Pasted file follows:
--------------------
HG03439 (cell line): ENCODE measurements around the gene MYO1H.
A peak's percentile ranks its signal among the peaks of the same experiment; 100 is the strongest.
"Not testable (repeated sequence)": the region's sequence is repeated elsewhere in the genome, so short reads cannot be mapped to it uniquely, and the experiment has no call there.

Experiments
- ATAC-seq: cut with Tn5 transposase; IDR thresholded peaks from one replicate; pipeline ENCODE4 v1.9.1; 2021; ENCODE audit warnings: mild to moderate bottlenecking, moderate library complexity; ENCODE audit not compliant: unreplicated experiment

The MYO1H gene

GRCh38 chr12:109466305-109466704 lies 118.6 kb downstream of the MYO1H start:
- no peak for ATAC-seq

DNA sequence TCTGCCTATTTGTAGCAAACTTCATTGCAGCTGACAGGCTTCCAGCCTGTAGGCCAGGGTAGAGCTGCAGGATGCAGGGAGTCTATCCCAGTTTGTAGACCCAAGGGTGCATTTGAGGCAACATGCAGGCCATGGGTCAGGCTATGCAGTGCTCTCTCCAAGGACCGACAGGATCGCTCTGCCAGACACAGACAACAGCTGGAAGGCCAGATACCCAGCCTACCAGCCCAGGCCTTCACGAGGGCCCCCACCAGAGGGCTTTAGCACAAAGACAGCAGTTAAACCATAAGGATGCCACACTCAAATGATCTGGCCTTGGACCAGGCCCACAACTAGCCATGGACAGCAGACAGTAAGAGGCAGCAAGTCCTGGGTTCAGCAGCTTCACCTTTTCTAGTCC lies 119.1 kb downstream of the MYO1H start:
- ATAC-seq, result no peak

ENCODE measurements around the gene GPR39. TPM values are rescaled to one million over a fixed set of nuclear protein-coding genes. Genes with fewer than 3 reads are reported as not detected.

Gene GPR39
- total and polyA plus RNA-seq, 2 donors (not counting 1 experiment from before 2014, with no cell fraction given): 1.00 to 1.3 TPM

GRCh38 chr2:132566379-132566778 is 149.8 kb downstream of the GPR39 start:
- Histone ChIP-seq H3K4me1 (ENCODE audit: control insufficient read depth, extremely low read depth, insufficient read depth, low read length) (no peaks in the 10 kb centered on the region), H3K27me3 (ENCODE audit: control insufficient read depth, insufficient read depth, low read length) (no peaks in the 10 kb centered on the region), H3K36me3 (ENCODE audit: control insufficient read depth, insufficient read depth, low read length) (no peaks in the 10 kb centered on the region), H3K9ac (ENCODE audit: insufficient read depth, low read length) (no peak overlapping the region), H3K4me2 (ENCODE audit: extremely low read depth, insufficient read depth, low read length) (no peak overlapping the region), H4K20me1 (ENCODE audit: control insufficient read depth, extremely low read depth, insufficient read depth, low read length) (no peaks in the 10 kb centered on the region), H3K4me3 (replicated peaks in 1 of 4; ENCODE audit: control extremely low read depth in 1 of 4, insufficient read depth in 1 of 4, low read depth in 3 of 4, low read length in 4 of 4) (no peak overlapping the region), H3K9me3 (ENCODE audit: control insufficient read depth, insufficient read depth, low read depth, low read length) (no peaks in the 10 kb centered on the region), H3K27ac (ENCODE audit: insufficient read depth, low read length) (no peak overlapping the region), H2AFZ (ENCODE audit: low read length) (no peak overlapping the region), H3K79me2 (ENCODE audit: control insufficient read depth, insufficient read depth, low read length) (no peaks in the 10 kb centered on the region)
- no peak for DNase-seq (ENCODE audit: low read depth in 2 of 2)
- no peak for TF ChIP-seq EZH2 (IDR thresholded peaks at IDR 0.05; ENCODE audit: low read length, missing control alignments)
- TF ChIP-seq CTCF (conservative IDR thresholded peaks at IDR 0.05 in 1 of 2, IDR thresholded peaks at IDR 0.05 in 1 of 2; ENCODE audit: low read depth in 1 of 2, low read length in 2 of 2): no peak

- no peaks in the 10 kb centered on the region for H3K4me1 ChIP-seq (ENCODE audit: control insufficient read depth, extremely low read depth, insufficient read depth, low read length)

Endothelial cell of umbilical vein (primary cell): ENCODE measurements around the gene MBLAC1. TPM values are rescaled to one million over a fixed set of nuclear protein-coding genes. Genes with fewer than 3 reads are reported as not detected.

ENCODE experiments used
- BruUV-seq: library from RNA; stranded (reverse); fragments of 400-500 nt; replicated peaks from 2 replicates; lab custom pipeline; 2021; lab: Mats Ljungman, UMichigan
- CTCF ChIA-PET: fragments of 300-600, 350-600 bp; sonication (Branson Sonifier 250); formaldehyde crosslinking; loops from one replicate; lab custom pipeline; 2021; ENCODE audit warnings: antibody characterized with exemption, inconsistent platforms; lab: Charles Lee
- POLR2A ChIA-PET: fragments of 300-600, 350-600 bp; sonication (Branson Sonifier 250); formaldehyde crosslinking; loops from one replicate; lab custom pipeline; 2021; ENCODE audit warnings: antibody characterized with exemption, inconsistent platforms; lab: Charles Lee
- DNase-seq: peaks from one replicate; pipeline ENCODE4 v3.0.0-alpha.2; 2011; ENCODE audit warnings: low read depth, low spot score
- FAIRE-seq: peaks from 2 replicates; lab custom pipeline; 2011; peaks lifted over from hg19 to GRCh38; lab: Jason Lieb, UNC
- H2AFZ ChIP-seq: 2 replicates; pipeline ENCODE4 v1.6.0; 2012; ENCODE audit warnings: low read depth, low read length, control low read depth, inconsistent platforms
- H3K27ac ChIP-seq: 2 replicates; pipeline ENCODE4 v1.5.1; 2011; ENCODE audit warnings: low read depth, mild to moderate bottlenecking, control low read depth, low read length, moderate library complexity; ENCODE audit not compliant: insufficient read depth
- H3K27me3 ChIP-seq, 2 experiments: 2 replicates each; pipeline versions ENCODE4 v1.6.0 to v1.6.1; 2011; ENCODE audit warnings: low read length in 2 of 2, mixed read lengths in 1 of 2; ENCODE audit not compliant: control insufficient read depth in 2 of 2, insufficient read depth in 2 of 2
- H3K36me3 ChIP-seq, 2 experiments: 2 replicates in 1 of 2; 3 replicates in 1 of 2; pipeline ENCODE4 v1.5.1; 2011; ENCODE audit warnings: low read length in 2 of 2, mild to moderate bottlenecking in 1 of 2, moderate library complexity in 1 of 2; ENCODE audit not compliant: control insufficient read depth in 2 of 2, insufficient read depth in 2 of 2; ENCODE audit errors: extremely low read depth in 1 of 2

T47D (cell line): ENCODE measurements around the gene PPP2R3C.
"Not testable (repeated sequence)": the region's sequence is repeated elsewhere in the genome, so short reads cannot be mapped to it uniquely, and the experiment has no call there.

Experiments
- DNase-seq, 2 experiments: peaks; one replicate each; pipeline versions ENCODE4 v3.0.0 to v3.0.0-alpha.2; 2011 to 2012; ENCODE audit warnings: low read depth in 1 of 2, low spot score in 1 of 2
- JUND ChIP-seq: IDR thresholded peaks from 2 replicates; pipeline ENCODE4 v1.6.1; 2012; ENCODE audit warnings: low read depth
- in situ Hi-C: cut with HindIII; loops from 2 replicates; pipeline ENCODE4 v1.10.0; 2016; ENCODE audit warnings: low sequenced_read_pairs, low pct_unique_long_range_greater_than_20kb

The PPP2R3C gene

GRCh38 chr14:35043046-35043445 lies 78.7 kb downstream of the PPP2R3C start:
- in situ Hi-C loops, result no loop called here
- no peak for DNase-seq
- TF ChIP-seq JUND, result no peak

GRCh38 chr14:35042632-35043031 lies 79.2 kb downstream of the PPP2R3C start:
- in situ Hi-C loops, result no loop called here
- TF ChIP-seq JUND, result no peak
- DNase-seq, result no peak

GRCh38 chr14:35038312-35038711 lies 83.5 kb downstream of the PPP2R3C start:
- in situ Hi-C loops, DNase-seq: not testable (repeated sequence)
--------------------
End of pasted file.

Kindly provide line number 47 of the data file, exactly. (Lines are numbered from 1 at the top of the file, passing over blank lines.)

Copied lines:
- in situ Hi-C loops, DNase-seq: not testable (repeated sequence)